The cliché that people fall in love with their therapist is well established in the popular imagination and often treated with some amusement. In reality, what some clients are experiencing is a potentially harmful side effect of psychotherapy and one that should be taken far more seriously by the profession.
When a client falls in love with a therapist it is likely to be ‘transference’: the predisposition we all have to transfer onto people in the present experiences and related emotions and unmet longings associated with people from our past. In the initial stages of therapy, such transferences are usually idealising, because clients tend to project onto their therapists the qualities they longed for from their early carers, and so experience them in a particularly positive way. This can help establish the therapy and the initial intensity usually fades once the ‘honeymoon’ period of the therapy is over. However, for a small but significant number of people, the experience is very different: the idealisation intensifies rather than fades, and the client becomes increasingly consumed with and dependent on thoughts about the therapist. This can be immensely disruptive to the client and to their family, and can lead to adverse consequences, as the client’s autonomy and capacity to think rationally are typically compromised.
‘I was like a rabbit caught within blinding headlights. I was uneasy, but in a childlike way also excited by being so special to a person such as him. I was very confused, experiencing feelings that I had not felt before. I can only describe it as like being caught up in an emotional earthquake.’1
This article is based on the accounts of people who have had this experience of adverse idealising transference (AIT) and who have contacted the Clinic for Boundaries Studies (CfBS), an organisation that helps people who feel they have been harmed by their experience of psychotherapy or other professional relationships. Several hundred people contact the CfBS each year, and a substantial number report lasting harm as a result of AIT. The phenomenon is often discussed within the discourse on erotic transference but my emphasis is on the idealising rather than the erotic aspect; not all clients experience erotic feelings and, even when they do, these feelings are almost always infantile and sensual rather than adult and sexual. What is desired is not man but mother.2 This is also why any consequent sexual contact with the therapist is likely to be experienced as confusing and exploitative.
The CfBS working definition of AIT is ‘a transference reaction that impacts on a person, so that over a sustained period their ability to function in their usual way is adversely impaired’. The effects can last over a long period of time, as evidenced by the large number of people who contact the CfBS about an idealising transference that began decades ago and is still unresolved. It is also evidenced by the many accounts of transference harm that can be found on the internet (see www.mentalhelp.net) and in the client literature.3 Members of the public who have experienced this believe that therapists are not sufficiently knowledgeable about the phenomenon, or are unaware that their actions can both cause and exacerbate the problem. Yet the professional literature does not appear to associate idealising transferences with serious and lasting harm, which is why I want to share what CfBS has learnt about AIT.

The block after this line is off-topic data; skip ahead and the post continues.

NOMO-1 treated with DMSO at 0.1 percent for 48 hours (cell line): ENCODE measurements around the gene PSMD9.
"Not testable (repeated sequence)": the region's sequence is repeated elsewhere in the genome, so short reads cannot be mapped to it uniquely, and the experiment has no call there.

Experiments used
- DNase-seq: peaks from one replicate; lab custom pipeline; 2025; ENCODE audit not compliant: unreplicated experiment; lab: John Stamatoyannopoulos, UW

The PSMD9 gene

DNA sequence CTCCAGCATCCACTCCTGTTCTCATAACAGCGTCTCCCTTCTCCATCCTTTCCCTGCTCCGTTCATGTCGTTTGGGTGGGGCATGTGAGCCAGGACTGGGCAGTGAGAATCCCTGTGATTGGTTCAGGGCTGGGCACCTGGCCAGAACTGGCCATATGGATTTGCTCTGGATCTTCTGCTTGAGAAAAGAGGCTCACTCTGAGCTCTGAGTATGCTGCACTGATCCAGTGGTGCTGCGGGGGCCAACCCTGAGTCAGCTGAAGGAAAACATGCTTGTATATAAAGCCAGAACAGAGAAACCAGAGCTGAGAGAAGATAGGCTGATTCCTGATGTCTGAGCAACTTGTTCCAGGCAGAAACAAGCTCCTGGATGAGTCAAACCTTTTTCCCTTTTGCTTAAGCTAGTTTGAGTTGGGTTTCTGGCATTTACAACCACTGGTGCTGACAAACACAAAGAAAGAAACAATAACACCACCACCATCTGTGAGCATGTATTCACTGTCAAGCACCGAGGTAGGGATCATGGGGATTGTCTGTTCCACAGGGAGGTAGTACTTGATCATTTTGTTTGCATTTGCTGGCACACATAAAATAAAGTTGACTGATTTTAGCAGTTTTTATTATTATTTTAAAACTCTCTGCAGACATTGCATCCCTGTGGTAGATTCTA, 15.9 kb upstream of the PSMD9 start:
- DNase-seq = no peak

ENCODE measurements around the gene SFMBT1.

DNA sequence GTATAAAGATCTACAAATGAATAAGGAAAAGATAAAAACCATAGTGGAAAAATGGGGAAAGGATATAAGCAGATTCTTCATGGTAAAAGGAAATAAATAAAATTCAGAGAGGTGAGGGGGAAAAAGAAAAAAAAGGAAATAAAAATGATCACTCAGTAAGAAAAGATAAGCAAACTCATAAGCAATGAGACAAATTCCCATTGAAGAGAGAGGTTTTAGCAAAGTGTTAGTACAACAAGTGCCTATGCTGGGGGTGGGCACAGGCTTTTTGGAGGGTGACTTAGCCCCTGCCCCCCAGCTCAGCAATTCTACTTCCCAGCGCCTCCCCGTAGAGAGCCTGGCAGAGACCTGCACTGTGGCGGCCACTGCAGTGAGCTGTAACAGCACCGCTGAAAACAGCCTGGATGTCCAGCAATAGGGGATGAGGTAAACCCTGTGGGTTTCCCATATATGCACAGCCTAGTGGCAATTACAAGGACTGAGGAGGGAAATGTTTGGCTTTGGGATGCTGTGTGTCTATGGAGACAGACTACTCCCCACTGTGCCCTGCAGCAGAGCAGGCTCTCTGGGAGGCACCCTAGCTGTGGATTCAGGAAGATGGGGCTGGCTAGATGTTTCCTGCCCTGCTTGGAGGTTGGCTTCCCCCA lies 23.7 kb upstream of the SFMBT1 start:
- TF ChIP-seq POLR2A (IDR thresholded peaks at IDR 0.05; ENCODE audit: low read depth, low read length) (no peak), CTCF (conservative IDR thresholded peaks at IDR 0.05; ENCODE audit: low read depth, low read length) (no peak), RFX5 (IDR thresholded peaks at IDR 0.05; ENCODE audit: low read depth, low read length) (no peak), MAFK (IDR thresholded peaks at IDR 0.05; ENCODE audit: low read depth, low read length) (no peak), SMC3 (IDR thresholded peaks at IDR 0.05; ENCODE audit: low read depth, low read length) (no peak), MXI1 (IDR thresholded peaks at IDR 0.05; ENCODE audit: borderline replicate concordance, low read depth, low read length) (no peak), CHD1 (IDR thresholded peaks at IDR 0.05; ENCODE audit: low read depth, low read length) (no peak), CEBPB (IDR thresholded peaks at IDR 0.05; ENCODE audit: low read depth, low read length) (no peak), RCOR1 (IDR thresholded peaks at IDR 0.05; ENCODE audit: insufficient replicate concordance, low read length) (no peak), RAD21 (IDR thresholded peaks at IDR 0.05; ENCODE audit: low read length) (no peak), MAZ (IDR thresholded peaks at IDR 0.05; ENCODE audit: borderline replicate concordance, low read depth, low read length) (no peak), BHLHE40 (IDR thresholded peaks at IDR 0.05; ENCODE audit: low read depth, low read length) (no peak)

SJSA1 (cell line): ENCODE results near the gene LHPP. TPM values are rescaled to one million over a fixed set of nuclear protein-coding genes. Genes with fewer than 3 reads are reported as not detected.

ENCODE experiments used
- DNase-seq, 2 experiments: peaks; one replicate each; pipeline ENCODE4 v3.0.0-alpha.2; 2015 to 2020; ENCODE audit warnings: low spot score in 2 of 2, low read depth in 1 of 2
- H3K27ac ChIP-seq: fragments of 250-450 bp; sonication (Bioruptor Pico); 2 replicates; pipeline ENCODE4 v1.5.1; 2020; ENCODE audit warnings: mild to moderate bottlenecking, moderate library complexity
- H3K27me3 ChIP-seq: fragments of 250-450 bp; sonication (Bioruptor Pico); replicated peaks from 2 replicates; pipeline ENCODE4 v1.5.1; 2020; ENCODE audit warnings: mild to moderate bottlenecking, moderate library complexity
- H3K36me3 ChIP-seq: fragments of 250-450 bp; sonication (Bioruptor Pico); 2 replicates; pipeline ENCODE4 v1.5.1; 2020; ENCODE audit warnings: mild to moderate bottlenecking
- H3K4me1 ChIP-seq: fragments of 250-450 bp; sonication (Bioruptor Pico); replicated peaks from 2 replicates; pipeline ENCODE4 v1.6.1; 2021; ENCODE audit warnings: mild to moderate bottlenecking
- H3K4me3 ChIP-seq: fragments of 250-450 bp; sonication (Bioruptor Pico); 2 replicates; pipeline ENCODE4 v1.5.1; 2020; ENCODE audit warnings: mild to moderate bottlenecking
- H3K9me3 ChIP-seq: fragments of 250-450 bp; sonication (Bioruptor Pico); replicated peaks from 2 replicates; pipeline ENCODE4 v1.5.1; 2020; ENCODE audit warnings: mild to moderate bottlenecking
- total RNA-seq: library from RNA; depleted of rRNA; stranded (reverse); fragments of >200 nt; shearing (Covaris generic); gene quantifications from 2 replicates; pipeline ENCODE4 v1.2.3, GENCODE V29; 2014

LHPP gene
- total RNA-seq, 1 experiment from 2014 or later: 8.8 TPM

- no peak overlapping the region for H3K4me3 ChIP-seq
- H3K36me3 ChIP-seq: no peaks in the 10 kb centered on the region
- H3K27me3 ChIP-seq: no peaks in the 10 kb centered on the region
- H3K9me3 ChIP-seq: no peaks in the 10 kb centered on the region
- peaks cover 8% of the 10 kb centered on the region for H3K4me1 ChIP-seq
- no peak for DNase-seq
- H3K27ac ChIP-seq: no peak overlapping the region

The propensity to develop intense feelings for a therapist has been known about since the earliest days of psychoanalysis and Anna O’s famous obsession with Freud’s colleague, Breuer. Freud4 used the analogy of a chemist handling highly explosive materials to describe the potentially catastrophic consequences when such feelings develop. Freud’s focus, however, was on the therapist’s experience of the phenomenon, rather than on the adverse effects on the client. He emphasised the erotic aspect, and believed that tenacious manifestations of the transference were a resistance to treatment and an attempt to seek cure through a new relationship. For this reason, he was clear that such transferences should be analysed and not reciprocated.
This view was further developed by Klein and her followers, who proposed that destructive and aggressive feelings are also present and should be interpreted, particularly in relation to envy and difficulties in tolerating the independent existence of the analyst.5 From the 1970s, following Kohut’s emphasis on the idealising rather than erotic aspect of the transference,6 a more positive conceptualisation of the phenomenon began to emerge. Kohut focused on the facilitative aspects of the transference and insisted that it should not be interpreted but left to take its course until firmly established. This view was controversial and attracted criticism, particularly from contemporary Kleinians. In subsequent years some therapists went further, suggesting that erotic desire in therapy should be facilitated.7 Our experience is that this encourages AIT to develop. Client accounts and insightful blogs on the internet vividly describe the harm that can result. A particularly extreme example of a toxic mix of cult-like idealisation and sexualisation in group therapy has recently been described by the mental health blogger Phil Dore.8